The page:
Where the Politicking About bin Laden Should Begin

by R. Hurst on May 3, 2011

in Politics

I don’t think we have yet seen the beginning of the political debate regarding the killing of bin Laden. The predictable and idiotic line from the most ardent on the right was that the President made it all about himself. That he behaved as though he alone was responsible for the killing of Osama bin Laden. This is nonsense and it is obvious that those who use this line of attack are partisan hacks who wait to know what to think until the great Rush has spoken. To these I would simply ask: What language should the President him/herself use to refer to actions taken and decisions made by the President? I would assert that the words I and me are more than appropriate for the President to use when referring to his/her decisisons and the actions that his/her administration are directly responsible for. After all, if the mission would have failed towards whom would the right direct its anger? Yes, the President. So accept that if all had gone wrong that the same person who would have been blamed gets some credit when nearly everything goes right.

We have heard whispers of a more insidious and disheartening type of credit being taken however, and it is the torturers and the unitary executive advocates who are claiming credit for the potentiality that some of the relevant information leading to the hit on bin Laden was extracted by torture. These sadists would then have you jump to the conclusion that without torture we would not have had success in killing bin Laden and subsequently that torture is not just justifiable – but necessary.

Now I know that we cannot directly say that the information gleaned by torture did not play a role in these recent events. However, I feel confident in saying that we could have come to the same point (maybe even sooner) without torture. Here is why – torture yields numerous false and bad leads. How many thousands of man hours were used pursuing bad information? We’ll never know. I must acknowledge that the opposite is also true– without torture one might still extract false confessions and waste time in their pursuit – but I am sure that the scale is significantly different. Christoper Hitchens points out in his now famous Vanity Fair article that interrogators were able to get a man to confess that he was a hermaphrodite.

So while it is now currently rumored that the torture of KSM resulted in the extraction of the nickname of the now infamous courier (information that was later corroborated by another source – who revealed that he was given an al-Qaeda promotion from said courier – and an actual name actually revealed by yet another later source which led to a tapped phone call that revealed the sources position which led to the surveillance that led to the now well known compound), we should not be so quick as to suggest any sort of causality. We tortured and had success therefore torture results in successful outcomes. This is faulty reasoning and ignores the thousands of other problems that are created when we embrace torture as a society. Christopher Hitchens sums up the two opposing arguments – the argument for torture:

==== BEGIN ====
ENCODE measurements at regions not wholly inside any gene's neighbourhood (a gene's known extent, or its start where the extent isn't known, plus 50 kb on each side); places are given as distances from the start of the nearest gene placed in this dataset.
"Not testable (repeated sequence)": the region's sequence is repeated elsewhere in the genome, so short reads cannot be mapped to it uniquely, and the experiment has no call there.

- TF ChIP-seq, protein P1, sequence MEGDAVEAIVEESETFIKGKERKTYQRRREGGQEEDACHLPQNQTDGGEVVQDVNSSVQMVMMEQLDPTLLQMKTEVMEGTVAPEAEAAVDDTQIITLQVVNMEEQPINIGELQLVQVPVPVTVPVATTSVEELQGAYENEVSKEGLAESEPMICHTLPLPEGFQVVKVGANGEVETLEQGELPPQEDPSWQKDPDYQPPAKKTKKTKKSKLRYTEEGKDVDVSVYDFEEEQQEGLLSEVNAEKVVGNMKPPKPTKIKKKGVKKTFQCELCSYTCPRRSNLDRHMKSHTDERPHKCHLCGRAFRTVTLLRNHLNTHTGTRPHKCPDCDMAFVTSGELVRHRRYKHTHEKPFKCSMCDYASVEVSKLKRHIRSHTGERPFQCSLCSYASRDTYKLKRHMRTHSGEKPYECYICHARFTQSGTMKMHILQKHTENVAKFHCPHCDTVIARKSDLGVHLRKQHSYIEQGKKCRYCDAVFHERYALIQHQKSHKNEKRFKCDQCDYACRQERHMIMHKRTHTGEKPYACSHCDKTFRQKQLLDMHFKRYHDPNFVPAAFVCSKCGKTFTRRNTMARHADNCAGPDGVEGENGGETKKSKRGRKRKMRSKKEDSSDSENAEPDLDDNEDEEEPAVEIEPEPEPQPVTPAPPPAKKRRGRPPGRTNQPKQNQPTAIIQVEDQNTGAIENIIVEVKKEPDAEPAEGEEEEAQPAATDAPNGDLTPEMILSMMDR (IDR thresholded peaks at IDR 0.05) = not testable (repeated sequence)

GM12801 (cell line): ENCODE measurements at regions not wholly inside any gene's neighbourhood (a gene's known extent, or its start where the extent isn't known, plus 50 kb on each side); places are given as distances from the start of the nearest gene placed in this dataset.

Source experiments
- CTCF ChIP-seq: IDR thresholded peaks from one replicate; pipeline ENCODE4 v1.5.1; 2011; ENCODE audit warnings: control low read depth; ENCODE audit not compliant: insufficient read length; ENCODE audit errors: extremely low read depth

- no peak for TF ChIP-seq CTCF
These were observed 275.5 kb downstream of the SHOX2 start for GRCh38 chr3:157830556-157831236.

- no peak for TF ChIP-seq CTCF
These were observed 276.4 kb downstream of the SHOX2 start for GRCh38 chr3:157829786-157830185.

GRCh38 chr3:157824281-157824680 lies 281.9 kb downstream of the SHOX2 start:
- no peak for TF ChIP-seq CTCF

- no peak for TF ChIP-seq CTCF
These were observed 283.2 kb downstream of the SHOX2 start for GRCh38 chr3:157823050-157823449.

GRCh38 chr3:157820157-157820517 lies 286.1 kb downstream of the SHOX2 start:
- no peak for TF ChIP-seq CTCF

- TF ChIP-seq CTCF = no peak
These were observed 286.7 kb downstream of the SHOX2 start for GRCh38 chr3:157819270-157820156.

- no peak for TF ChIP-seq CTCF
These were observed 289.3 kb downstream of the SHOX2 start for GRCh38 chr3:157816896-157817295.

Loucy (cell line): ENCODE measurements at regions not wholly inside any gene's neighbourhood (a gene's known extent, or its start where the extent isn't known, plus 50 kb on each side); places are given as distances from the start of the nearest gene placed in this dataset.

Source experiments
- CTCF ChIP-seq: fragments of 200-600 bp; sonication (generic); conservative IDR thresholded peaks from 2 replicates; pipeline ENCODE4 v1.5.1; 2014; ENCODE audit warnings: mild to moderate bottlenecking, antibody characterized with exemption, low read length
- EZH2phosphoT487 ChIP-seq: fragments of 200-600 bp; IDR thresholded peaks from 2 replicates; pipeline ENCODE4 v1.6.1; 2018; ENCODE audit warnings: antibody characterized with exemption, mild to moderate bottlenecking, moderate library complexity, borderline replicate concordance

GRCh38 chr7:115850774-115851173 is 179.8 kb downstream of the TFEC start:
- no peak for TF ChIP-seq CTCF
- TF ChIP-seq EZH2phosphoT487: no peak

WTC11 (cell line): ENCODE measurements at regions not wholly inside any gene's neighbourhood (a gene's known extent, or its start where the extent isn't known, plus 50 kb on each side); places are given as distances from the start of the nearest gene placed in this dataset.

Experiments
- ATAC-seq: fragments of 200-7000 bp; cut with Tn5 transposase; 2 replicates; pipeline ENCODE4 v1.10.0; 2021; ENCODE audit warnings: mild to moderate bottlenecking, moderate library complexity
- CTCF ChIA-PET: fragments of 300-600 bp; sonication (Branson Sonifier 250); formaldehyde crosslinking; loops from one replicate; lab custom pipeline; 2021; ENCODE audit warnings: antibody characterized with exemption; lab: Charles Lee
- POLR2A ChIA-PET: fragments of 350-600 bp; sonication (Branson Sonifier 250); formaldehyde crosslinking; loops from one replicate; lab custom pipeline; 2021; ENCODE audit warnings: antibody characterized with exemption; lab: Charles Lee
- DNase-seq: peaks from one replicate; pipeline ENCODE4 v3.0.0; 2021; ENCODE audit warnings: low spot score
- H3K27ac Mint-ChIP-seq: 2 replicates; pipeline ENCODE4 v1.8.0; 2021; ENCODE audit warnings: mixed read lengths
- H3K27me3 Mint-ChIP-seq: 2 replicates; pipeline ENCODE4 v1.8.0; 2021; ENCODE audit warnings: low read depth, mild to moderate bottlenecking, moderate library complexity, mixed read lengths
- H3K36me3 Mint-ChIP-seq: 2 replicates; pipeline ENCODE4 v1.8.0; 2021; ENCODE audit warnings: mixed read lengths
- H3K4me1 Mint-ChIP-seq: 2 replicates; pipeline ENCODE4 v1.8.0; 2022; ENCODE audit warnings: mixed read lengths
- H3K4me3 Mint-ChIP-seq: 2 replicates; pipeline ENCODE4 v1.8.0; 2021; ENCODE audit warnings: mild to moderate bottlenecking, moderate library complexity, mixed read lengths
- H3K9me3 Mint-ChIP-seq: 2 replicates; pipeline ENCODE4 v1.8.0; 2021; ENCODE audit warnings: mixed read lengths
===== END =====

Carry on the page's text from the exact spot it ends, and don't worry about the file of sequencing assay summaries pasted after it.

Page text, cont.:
This group regards itself as out on the front line in defense of a society that is too spoiled and too ungrateful to appreciate those solid, underpaid volunteers who guard us while we sleep. These heroes stay on the ramparts at all hours and in all weather, and if they make a mistake they may be arraigned in order to scratch some domestic political itch. Faced with appalling enemies who make horror videos of torture and beheadings, they feel that they are the ones who confront denunciation in our press, and possible prosecution. As they have just tried to demonstrate to me, a man who has been waterboarded may well emerge from the experience a bit shaky, but he is in a mood to surrender the relevant information and is unmarked and undamaged and indeed ready for another bout in quite a short time. When contrasted to actual torture, waterboarding is more like foreplay. No thumbscrew, no pincers, no electrodes, no rack. Can one say this of those who have been captured by the tormentors and murderers of (say) Daniel Pearl? On this analysis, any call to indict the United States for torture is therefore a lame and diseased attempt to arrive at a moral equivalence between those who defend civilization and those who exploit its freedoms to hollow it out, and ultimately to bring it down. I myself do not trust anybody who does not clearly understand this viewpoint.

And against: